Other documents in the leaked emails include quotes from HBGary CEO Aaron Barr saying, “There are a variety of social media tricks we can use to add a level of realness to all fictitious personas… Using hashtags and gaming some location based check-in services we can make it appear as if a persona was actually at a conference and introduce himself/herself to key individuals as part of the exercise, as one example.”
Additional emails between HBGary employees, usually originating from Barr, discuss the vulnerability social networking causes.
One employee wrote, “and now social networks are closing the gap between attacker and victim, to the point I just found (via linked-in) 112 females, wives of service men, all stationed at Hurlbert Field FL – in case you don’t know this is where the CIA flies all their “private” airlines out of. What a damn joke – the U.S. is no longer the super power in cyber, and probably won’t be in other areas soon.”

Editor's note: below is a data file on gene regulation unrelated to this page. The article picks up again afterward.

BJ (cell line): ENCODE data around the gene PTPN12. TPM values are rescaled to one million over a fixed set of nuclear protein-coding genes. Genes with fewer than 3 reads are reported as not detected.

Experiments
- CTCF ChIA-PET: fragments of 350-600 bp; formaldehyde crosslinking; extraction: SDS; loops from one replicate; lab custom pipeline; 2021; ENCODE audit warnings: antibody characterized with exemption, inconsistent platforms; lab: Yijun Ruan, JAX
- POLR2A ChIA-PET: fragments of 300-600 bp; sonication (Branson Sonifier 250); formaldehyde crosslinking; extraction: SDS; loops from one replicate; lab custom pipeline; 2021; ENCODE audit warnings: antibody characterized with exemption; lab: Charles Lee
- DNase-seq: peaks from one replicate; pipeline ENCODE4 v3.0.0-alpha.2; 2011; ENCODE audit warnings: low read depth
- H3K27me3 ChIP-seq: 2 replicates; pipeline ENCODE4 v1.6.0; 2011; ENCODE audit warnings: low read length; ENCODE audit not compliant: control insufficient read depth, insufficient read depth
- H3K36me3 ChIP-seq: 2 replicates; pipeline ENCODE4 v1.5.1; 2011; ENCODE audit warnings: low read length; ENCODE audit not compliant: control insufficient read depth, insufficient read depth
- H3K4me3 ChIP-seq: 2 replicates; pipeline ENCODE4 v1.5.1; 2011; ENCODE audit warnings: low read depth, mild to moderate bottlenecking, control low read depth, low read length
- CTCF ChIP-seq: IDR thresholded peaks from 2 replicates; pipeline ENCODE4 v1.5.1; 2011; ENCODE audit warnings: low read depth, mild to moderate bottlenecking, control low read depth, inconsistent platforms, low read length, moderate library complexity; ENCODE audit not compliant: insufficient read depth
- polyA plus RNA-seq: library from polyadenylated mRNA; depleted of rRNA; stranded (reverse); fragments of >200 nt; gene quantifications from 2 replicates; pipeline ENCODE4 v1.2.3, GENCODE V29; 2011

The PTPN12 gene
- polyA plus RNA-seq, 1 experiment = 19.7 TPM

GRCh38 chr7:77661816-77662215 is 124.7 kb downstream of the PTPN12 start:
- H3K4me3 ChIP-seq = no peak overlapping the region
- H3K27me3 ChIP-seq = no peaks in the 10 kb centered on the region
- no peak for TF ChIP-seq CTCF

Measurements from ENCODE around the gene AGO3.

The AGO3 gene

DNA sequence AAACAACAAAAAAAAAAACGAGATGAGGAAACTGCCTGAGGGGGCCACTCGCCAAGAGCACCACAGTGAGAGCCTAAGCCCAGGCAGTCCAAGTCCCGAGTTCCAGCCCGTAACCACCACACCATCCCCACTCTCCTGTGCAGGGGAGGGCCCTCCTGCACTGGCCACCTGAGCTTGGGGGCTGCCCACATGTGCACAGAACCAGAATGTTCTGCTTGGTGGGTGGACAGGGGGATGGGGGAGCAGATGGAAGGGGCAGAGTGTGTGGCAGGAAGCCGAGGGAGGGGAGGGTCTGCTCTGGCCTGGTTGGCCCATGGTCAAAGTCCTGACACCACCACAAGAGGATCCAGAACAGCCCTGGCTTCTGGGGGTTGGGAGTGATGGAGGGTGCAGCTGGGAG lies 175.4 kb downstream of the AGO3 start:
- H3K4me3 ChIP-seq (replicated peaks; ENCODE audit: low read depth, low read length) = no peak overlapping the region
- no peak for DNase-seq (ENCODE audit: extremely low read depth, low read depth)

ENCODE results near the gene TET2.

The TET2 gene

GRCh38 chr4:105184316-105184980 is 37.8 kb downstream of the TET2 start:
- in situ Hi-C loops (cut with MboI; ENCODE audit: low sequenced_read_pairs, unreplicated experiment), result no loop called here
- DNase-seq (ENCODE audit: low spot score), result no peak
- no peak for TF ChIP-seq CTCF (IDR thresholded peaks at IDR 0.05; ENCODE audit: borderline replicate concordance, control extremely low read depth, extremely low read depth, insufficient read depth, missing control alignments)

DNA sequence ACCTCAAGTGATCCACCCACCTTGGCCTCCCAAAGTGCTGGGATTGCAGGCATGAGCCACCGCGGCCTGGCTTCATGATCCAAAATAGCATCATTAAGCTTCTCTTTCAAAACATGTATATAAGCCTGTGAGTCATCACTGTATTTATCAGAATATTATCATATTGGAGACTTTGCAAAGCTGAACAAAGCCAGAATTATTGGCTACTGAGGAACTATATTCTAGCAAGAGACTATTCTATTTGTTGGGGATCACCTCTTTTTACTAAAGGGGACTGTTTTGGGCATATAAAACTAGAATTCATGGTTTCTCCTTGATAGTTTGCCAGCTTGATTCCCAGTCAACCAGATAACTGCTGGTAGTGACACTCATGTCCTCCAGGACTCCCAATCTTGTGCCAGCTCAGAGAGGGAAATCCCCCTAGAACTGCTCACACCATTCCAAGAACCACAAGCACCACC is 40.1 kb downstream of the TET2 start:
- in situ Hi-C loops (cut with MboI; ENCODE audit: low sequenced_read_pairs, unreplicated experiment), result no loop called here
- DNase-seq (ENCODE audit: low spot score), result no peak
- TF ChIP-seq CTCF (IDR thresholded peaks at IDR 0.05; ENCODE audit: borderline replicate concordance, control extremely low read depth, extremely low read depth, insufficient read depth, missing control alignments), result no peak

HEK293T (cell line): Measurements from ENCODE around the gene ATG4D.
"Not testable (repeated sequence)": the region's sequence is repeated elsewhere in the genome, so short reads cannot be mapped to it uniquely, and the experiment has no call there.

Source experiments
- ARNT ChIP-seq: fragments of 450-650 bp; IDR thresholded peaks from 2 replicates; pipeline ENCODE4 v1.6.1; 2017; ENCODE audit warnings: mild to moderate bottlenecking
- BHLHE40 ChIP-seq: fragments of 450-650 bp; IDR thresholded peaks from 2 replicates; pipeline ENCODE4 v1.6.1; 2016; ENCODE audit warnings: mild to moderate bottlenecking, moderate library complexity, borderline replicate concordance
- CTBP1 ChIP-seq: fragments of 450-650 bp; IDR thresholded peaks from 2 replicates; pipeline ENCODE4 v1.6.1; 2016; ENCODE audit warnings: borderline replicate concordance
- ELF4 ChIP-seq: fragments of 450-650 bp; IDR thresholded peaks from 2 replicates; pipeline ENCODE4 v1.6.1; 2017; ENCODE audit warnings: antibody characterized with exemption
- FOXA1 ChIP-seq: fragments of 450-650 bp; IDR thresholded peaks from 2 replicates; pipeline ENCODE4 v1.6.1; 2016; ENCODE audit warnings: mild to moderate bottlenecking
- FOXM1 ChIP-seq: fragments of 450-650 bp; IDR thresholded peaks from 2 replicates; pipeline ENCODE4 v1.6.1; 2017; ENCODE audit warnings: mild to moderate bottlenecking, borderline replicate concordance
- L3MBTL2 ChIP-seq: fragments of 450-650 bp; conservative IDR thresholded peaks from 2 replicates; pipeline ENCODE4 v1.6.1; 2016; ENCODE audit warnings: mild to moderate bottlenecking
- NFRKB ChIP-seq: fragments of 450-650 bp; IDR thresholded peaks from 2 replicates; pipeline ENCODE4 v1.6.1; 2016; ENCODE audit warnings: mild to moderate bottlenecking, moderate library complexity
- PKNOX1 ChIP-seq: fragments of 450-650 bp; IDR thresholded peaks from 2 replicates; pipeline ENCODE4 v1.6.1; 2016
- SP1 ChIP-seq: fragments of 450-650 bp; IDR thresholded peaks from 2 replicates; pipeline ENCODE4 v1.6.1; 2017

Barr also predicted a steady rise in clandestine or secret government operations to stem the flow of sensitive information. “I would say there is going to be a resurgence of black ops in the coming year as decision makers settle with our inadequacies… Critical infrastructure, finance, defense industrial base, and government have rivers of unauthorized communications flowing from them and there are no real efforts to stop it.”
The creation of internet propoganda software is only one of HBGary’s controversial activities. According to Wikileaks competetor and occasional collaborator Cryptome.org, several other progressive organizations were intended to be targeted including anti-war activist, anti-torture organizations and groups opposed to the US Chamber of Commerce.
The emails also include a number of other embarrasing entries including the purchase of the book “The Multi-Orgasmic Man: Sexual Secrets Every Man Should Know” from Amazon for $6.76.